How do you play rugby?
Rugby is a full-contact sport played by two teams of 15 players. Each team tries to move an oval-shaped ball into the try zone to earn points. The ball may be run, passed or kicked. To stop a team’s advance, the opposing team can tackle the player with the ball. While this may sound like a vague description of another sport, rugby is not football.
The rules of play for this brutal sport are unique and, at times, complicated. Understanding the game may take a little effort, but remember: this is one of the most popular sports in the world.
A brief history of rugby
Roughly 100 miles northwest of London, there is a county in England called Warwickshire. In 1564, it was the birthplace of Shakespeare. Over two centuries later, it was the birthplace of rugby.
According to the lore, in 1823 a 16-year-old disruptor at an independent school named, appropriately enough, Rugby School, decided running with the ball should be allowed in soccer. So after catching the ball, instead of putting it down as the rules required, William Webb Ellis took off for the touch line. While this account is hard to verify, it is considered the origin of rugby.
The rugby field
A rugby field is a rectangle a little bigger than an American football field, about 328 feet long by 230 feet wide (100 meters by 70 meters). At either end there is a try zone — think end zone — at least 33 feet (10 meters) deep. At each end of the field, there is an H-shaped goal 18 feet (5.5 meters) wide and at least 52 feet (16 meters) high. The crossbar is 10 feet (3 meters) above the ground.
The mandatory field markings are a dead ball line, a goal line, a 24-yard (22-meter) line, an 11-yard (10-meter) line and a halfway line. There are also touchlines on either side of the field and a center spot for restarting the game after points have been scored.
The rules of rugby
Rugby can be difficult to understand, especially for Americans who try to compare it to American football. Here are basic guidelines that can help you get a quick grasp of the sport’s mechanics.
The object of rugby
Rugby is an 80-minute game played in two 40-minute halves with a short break between. There are 15 players from each team on the field, and each team has seven substitutes. If a player leaves the game for any reason other than an injury, they cannot return. The object of the game is to be the team with the most points at the end of the second half.
The basic rules of rugby
When a team has possession of the rugby ball, it tries to maneuver the ball down the field across the try line to score. To earn points, the ball must be placed firmly down on the ground in the opponent’s try zone. A player can run with the ball or pass it to the side or behind — never forward. A player can also kick the ball to move it down the field or attempt a drop kick, in which they drop the ball and kick it after it hits the ground, trying to get it through the goalposts.
To stop the first team’s progress, its opponents must tackle the player with the ball. All tackles must be made below the shoulders. While tripping with the foot is not allowed, an ankle tap, which is performed with the hand, is considered a tackle and is permissible. Once a player is tackled, they have one second to get up or release the ball to keep the game going. Often after a tackle, a ruck is formed over the ball as each team competes to win possession.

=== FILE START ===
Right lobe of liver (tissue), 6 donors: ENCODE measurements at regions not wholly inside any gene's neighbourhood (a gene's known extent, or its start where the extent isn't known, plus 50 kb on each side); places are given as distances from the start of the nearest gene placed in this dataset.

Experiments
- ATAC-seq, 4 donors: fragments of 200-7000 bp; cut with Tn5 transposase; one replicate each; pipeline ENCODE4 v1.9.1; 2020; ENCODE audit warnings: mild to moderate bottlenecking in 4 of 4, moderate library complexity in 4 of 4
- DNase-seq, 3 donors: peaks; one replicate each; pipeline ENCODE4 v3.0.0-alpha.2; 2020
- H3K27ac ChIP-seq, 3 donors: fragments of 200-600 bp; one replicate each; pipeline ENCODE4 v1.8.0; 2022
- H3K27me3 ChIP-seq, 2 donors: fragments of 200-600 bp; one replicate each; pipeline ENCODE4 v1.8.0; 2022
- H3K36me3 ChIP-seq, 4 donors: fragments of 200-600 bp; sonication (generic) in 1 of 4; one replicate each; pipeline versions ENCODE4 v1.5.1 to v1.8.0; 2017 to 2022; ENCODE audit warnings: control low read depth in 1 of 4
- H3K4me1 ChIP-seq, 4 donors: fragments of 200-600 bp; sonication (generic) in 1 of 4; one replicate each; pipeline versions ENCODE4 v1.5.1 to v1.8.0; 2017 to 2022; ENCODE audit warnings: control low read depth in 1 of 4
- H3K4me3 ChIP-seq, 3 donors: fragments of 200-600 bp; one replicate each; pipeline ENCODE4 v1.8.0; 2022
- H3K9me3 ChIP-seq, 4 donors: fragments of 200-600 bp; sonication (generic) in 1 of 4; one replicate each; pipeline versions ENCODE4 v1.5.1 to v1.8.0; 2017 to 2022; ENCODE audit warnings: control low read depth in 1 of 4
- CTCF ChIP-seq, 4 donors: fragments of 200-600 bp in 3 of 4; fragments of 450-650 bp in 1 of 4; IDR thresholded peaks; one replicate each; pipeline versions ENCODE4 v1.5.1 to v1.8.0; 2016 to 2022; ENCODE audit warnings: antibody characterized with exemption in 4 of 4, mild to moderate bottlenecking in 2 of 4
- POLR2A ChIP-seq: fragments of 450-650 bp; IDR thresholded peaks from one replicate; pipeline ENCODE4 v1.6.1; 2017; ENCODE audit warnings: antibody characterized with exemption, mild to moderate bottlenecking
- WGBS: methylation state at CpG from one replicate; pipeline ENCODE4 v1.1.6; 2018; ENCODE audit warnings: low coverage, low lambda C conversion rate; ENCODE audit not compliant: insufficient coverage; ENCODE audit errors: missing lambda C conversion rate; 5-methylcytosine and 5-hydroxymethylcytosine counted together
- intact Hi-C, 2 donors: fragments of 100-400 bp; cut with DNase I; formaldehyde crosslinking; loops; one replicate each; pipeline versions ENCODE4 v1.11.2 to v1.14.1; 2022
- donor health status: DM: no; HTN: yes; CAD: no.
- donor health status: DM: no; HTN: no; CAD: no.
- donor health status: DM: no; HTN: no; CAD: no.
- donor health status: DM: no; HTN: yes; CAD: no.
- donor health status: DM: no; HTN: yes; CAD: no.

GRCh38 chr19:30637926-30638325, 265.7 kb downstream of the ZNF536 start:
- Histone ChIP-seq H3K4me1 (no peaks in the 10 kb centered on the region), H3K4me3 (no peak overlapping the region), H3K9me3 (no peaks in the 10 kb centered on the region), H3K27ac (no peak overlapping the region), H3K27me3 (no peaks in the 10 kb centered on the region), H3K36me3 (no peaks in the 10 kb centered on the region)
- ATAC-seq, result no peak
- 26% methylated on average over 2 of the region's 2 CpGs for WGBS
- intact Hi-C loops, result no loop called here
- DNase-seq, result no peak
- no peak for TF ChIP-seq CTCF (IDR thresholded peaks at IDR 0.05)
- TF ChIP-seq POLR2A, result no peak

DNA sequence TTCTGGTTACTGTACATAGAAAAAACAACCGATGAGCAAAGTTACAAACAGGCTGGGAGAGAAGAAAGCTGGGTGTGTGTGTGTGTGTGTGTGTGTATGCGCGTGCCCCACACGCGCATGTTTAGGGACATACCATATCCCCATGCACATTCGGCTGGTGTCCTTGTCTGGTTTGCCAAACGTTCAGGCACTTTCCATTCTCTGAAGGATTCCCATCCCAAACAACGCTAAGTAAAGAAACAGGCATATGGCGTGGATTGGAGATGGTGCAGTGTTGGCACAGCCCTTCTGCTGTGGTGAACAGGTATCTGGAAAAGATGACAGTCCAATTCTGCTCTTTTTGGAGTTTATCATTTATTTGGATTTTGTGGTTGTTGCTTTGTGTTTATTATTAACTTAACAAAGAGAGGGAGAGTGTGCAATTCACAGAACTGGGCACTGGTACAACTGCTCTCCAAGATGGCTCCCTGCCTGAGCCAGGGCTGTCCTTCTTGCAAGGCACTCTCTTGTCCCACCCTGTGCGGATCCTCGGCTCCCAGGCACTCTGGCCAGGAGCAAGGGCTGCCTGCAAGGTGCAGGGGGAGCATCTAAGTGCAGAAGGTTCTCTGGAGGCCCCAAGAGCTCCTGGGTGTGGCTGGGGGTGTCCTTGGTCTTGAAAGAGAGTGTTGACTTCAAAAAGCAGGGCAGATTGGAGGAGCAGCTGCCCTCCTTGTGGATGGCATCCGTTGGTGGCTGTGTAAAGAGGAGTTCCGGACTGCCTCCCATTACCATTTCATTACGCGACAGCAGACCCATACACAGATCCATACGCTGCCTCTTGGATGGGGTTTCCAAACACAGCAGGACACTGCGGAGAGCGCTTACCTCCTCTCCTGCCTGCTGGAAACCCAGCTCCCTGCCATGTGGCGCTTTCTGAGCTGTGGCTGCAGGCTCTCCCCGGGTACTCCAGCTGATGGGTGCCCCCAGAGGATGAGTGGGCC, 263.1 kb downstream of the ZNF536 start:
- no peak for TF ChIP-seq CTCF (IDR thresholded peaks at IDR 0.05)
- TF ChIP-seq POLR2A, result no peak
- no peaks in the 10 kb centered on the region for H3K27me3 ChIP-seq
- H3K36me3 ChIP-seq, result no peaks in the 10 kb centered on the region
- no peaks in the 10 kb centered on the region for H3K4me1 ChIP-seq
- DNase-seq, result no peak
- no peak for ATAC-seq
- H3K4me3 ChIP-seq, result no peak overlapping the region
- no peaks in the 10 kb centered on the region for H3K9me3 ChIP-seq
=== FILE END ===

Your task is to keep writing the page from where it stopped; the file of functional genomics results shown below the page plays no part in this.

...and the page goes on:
There are no timeouts in rugby. Play only stops if the ball goes out of bounds, there is an infraction or the ball is buried in a ruck or a maul — when the player with the ball is stopped, but not tackled and is joined by at least one player from his own team. The only time the clock stops is if there is an injury.
How to score in rugby
There are four ways to score points in rugby:
- A try: When a player places the ball on the ground in the in-goal area, the team gets five points.
- A conversion: After a successful try, a team gets the chance to make a two-point conversion kick.
- A penalty kick: Penalty kicks are worth 3 points.
- A drop kick: A kick that goes through the posts during regular play is worth three points.
What you need to buy for rugby
If you need a practice ball to develop your rugby skills, this replica will suit your needs. It features the USA Rugby bald-eagle emblem and team colors and has a synthetic latex bladder for superior air retention.
Where to buy: Sold by Dick’s Sporting Goods
To get traction on the field, you need a pair of cleats. These high-quality soccer cleats from Adidas are suitable for dry natural grass, artificial grass and hard ground.
These youth cleats have soft, lightweight uppers and a lace closure. The built-in heel pad adds comfort while the forefront stitching gives the player greater control.
Since rugby is a full-contact sport, it is important to wear headgear. This soft helmet is made of polyester and high-density foam. It has an adjustable chin strap and rear laces to ensure a snug fit. The multiple air vents provide comfort to the wearer.
Where to buy: Sold by Amazon
Repairing (or replacing) teeth is costly. If you play rugby, you need a mouthguard. This model has a gel-fit liner and a breathing channel for protection and comfort. The heavy-duty frame protects teeth, cheeks and tongue during impact.
If you’d like to take a deep dive into all the rules and nuances of rugby, you’ll need a book. This one not only outlines the rules, it gives you fitness tips and game-winning strategies as well.
Where to buy: Sold by Amazon
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Allen Foster writes for BestReviews. BestReviews has helped millions of consumers simplify their purchasing decisions, saving them time and money.
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